letter to the editor

Oman Medical Journal [2024], Vol. 39, No. 1: e603 

Incremental Cost-effectiveness Thresholds for Policy Decision-makers: Is ICER the Most Appropriate Measure to Use?

Sultana Al Sabahi1* and Ahmed Almasharfi2

1Directorate General of Planning and Studies, Ministry of Health, Muscat, Oman

2Diwan Medical Service, Muscat, Oman

article info


Dear Editor,

In his recent publication, Al-Zakwani highlighted the paramount importance for decision-makers to make more efficient use of their limited resources.1 He presented different approaches and mechanisms to identify the threshold for taking a decision after calculating the incremental cost-effectiveness ratio (ICER).1 While we support his motivation, we would like to highlight here that ICER is no longer the most favorable option for comparing different interventions. Although it is the most commonly reported summary measure for economic evaluation, alternative measures based on the net benefit (NB) or net health benefits concepts are equally important and currently preferable.2 The following paragraphs clarify how NB can overcome some of the limitations of ICER.

Firstly, ICER is not easily employed for comparisons between more than two alternatives. It is a pairwise measure, and calculating multiple ICERs is necessary to compare each pair. Additional calculations are required to address strategies ruled out through dominance and extended dominance.3 On the other hand, NB is not pairwise, and its value for each strategy does not depend on the other strategies. Therefore, it does not require checking for dominance or extended dominance.

Secondly, the interpretation of ICER might be unintuitive when comparing more than two strategies, as different decision rules need to be applied based on the direction (positive vs. negative) and the quadrant of the incremental cost-effectiveness plane.4 Relative to ICER, NB is straightforward; the most cost-effective strategy is the one with the  highest NB, regardless of the number of strategies being compared.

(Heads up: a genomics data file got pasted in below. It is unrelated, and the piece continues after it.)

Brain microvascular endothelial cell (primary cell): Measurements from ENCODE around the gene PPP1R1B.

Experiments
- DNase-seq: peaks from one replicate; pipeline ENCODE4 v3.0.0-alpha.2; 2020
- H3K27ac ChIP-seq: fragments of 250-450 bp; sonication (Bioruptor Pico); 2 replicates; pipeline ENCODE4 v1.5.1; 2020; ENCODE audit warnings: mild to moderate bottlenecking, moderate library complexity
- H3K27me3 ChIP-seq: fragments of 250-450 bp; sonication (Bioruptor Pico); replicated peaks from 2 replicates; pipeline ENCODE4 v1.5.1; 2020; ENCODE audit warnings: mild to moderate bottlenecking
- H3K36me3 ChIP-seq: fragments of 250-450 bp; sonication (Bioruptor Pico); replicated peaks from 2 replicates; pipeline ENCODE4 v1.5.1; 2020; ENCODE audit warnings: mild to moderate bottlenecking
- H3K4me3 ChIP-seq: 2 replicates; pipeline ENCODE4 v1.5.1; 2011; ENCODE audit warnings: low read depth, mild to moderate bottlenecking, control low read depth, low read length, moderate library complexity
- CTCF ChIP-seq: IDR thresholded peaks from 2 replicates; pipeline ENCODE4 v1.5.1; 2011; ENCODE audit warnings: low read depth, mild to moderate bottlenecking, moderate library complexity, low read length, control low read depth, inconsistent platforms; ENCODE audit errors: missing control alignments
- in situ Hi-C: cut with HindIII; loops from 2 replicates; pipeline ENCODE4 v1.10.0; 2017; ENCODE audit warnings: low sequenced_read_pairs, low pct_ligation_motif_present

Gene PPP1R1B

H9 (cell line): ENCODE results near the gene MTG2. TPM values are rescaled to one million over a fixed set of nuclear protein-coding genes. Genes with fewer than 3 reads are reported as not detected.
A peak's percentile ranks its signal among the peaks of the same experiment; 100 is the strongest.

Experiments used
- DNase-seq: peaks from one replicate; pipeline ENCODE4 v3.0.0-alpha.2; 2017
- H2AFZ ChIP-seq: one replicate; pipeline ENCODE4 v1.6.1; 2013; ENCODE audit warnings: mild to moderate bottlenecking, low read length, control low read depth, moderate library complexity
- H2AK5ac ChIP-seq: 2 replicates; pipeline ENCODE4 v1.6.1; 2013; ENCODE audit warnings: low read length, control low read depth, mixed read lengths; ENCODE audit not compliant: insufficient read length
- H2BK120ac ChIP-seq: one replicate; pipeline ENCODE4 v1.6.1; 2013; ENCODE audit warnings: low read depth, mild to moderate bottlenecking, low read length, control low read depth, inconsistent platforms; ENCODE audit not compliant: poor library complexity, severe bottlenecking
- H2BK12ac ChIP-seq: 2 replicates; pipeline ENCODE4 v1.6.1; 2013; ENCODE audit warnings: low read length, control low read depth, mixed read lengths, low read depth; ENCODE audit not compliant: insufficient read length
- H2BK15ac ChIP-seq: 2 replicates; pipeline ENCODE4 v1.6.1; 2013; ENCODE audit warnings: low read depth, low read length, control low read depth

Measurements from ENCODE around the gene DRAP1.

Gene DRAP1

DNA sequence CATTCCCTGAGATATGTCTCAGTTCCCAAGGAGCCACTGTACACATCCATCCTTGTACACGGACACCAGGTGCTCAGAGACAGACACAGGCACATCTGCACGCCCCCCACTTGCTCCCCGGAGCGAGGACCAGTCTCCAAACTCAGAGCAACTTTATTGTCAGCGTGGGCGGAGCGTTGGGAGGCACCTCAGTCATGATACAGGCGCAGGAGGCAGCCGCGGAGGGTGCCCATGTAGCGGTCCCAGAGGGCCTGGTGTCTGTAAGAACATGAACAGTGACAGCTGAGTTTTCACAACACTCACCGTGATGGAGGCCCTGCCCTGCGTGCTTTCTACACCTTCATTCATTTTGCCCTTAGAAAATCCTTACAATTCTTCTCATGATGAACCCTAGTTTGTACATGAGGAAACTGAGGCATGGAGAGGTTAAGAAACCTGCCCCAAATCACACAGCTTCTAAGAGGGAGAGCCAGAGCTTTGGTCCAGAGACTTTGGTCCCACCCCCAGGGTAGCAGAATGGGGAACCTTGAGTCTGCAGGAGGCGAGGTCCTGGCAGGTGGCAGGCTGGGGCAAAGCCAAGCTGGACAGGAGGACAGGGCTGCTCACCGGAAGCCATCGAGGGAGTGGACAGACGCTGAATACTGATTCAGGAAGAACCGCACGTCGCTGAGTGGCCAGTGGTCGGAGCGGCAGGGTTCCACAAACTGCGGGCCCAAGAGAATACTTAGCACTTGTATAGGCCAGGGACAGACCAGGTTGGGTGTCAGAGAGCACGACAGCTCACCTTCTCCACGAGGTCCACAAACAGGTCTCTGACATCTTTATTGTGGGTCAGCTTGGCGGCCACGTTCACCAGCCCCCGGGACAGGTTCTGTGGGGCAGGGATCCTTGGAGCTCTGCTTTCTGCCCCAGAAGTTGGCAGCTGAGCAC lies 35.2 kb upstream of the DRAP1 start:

Thirdly, ICER cannot be used to rank strategies or to quantify the extent by which a strategy is more or less cost-effective compared to the others. It solely identifies the most cost-effective strategy, as the second most cost-effective strategy may have been ruled out through dominance or extended dominance.4,5 However, NB can facilitate the ranking of strategies from the most cost-effective to the least and can provide a measure of relative cost-effectiveness between strategies. For instance, if strategy ῾A’ has an NB of four quality-adjusted life-years (QALY), strategy ῾B’ of six QALY, and strategy ῾C’ of two QALY, then strategy ῾B’ is the most cost-effective while ῾C’ is the least cost-effective. The NB value also implies that adopting strategy ῾B’ would improve population health by an additional two QALY compared to strategy ῾A’. Additionally, ICER is not well suited for sensitivity or scenario analysis, probabilistic analysis, or considering equity concerns.4,5

Finally, we reemphasize Al-Zakwani’s point regarding the need to calculate the threshold,1 because NB cannot be calculated without it, and ICER cannot be interpreted without it. Hence, both narratives will remain incomplete in informing policymakers’ decisions if the threshold remains unknown.


  1. 1. Al-Zakwani I. Incremental cost-effectiveness thresholds for policy decision-makers. Oman Med J 2022 Sep;37(5):e413.
  2. 2. Hounton S, Newlands D. Applying the net-benefit framework for assessing cost-effectiveness of interventions towards universal health coverage. Cost Eff Resour Alloc 2012 Jul;10(1):8.
  3. 3. Paulden M. Calculating and interpreting ICERs and net benefit. Pharmacoeconomics 2020 Aug;38(8):785-807.
  4. 4. Zethraeus N, Johannesson M, Jönsson B, Löthgren M, Tambour M. Advantages of using the net-benefit approach for analysing uncertainty in economic evaluation studies. Pharmacoeconomics 2003;21(1):39-48.
  5. 5. Paulden M. Why it’s time to abandon the ICER. Pharmacoeconomics 2020 Aug;38(8):781-784.